One day after the campaign of Republican Rep. Chris Collins blasted his endorsed Democratic opponent for living outside the 27th congressional district, supporters of Nathan McMurray accused Collins of hypocrisy for making a similar run for Congress 20 years ago.
Collins, a Clarence resident, lived outside the 29th congressional district when he made his unsuccessful race against Rep. John LaFalce, a Town of Tonawanda Democrat, in 1998, Erie County Democratic Chairman Jeremy J. Zellner said Saturday.
Zellner's criticism of the incumbent came one day after a Collins spokesman ripped McMurray, the Grand Island supervisor, for running in a neighboring congressional district.
“In 1998, Chris Collins saw no issue with challenging John LaFalce even though he lived six miles outside the 29th congressional district,” Zellner said in a statement. “In 2018, residency seems to be the centerpiece of his attack on Nate McMurray, and it’s nothing less than rank hypocrisy."
A top Republican official said Saturday that district Democratic officials passed over four other candidates who live in the 27th district before endorsing McMurray on Thursday.
"If I were the Democratic party bosses, I'd be scrambling to explain why I boxed out four NY-27 residents for a carpetbagger from NY-26, too," said Christopher Grant, a Collins political adviser. "Especially a guy who doesn't even know where the district lines are."
Grant was referring to an interview McMurray gave The Buffalo News in December in which the North Tonawanda native, referring to Collins, said, "I grew up in his district." North Tonawanda, however, is not in Collins' district now. It is in the same district, represented by Democratic Rep. Brian Higgins, as Grand Island. It should be noted that district boundaries change every decade, following the census, and North Tonawanda for much of the 2000s was in the congressional district that covers much of the current territory of the 27th.
Both McMurray today, and Collins 20 years ago, are allowed under federal election law to run for a seat in Congress without living in that district. However, once elected, candidates must move into the district they will represent.
McMurray has pledged to move into the 27th district if elected, as Collins did two decades earlier.
Candidates who live outside the district in which they reside risk criticism as carpetbaggers. That's what McMurray, who lives on Grand Island, is facing today.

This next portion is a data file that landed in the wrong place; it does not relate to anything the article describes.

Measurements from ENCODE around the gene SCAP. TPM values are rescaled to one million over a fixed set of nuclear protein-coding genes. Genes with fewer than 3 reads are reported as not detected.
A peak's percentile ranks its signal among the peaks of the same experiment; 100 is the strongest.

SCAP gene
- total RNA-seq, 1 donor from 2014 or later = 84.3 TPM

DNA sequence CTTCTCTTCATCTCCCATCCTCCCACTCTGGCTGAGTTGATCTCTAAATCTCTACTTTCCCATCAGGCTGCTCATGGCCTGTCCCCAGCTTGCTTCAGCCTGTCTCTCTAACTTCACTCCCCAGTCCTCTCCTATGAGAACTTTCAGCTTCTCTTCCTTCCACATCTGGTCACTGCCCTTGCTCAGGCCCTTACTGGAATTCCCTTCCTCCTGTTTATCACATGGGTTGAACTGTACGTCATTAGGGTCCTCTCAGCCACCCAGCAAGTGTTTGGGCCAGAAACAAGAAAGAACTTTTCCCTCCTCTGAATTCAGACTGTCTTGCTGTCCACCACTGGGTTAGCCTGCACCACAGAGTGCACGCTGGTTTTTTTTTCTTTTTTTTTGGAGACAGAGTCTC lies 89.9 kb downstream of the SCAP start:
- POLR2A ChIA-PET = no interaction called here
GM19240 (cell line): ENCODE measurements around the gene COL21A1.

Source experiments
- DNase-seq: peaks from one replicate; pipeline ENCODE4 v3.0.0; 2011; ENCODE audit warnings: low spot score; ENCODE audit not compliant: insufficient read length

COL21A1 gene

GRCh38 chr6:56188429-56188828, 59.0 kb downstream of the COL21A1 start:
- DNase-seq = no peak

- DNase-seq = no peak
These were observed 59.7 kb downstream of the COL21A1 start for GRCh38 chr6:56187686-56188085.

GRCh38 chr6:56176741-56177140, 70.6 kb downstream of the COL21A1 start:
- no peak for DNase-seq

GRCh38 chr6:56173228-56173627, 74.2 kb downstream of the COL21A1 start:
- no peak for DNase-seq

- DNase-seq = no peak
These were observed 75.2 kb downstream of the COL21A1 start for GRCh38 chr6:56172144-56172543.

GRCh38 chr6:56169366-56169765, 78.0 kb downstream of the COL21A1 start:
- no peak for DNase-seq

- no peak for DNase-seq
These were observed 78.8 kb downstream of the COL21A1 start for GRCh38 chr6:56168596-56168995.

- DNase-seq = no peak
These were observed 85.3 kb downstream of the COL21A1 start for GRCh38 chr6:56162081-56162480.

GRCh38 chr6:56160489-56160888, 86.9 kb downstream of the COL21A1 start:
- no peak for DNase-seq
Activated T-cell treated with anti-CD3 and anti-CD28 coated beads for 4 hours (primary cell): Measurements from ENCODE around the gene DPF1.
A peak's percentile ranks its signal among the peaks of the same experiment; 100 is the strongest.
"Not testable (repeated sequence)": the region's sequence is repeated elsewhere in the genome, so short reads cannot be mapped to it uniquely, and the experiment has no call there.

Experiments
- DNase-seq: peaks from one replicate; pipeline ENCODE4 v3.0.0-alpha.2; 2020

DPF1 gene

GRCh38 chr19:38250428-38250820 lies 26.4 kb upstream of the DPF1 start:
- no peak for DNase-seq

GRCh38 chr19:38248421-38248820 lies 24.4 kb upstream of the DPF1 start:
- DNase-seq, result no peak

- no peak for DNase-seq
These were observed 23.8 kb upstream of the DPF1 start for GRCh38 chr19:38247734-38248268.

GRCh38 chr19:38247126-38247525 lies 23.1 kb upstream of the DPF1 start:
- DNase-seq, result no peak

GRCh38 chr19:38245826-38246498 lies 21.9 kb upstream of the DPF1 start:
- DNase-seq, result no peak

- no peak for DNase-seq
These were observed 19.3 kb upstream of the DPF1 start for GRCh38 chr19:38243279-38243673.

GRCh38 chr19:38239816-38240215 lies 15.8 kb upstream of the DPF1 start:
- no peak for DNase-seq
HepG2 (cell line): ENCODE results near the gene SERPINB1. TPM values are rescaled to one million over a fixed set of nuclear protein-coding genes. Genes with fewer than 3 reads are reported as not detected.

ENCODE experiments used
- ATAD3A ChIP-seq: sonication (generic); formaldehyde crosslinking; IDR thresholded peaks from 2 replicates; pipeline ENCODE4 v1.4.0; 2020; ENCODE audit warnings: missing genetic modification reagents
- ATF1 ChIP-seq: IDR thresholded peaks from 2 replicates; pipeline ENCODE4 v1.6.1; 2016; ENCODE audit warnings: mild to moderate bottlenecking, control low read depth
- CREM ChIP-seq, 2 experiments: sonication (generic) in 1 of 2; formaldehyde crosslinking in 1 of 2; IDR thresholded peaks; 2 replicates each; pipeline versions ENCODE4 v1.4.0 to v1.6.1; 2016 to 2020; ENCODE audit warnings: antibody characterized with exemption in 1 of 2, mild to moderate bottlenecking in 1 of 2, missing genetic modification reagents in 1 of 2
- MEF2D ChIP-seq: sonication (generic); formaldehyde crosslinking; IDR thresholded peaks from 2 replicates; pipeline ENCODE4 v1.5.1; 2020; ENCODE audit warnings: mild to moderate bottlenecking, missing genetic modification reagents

On Friday, Collins spokesman Bryan Piligra used a line of attack on McMurray that voters can expect to hear frequently in the months to come.
"This selection shows the Democrats learned nothing from the 2016 election and are again kicking progressives to the curb by rigging the primary to benefit an out-of-district Hillary Clinton wannabe with an email problem," Piligra said.
The "email problem" refers back to recent criticism of his use of government email to discuss his congressional candidacy. McMurray has described the five emails he sent as an innocent mistake.
Democrats dismissed the criticism of McMurray's residency and said he is far better suited than Collins to serve district residents.
“We’re proud to support someone who understands the challenges our working families face on a daily basis,” Zellner said. “Nate has shown that he’s a strong and independent voice who will put the people first and bring us all together to get things done. After the ethics investigations, divisiveness and extreme partisanship that has defined Chris Collins' time in Congress, Nate McMurray will be a welcome and much-needed change.”
Collins, who has denied wrongdoing in his business dealings while in office, confronted similar accusations of carpetbagging during his run against LaFalce 20 years ago, as Zellner highlighted on Saturday.
Collins, then as now, lived in Clarence, which was outside LaFalce's 29th district. However, Collins contended then that he understood that district's needs because he was president and former owner of a Niagara Falls company, Nuttall Gear Corp. His news releases from the time identified him as a "Niagara Falls businessman."
Asked Saturday to respond to the charge of hypocrisy, Grant said, "Chris Collins created jobs in that district. Chris Collins ran a business in that district. Chris Collins employed hundreds of people in that district. He also knew where the district boundaries are, which automatically makes him more qualified than Nate McMurray."
Grant noted that McMurray opened his first campaign office in a retail center at Sheridan Drive and Sweet Home Road in Amherst that is part of Higgins' 26th district, not Collins' 27th district.
“That argument lacks teeth, since Christopher himself boasted during his run that nonresidency would not affect his relationship with his constituents,” McMurray said in a statement. “Christopher refuses to meet with residents. He does not hold local meetings. When is the last time someone even saw him step foot in the district?”
Collins was a resident of the 27th district when he successfully challenged then-Rep. Kathy Hochul in 2012.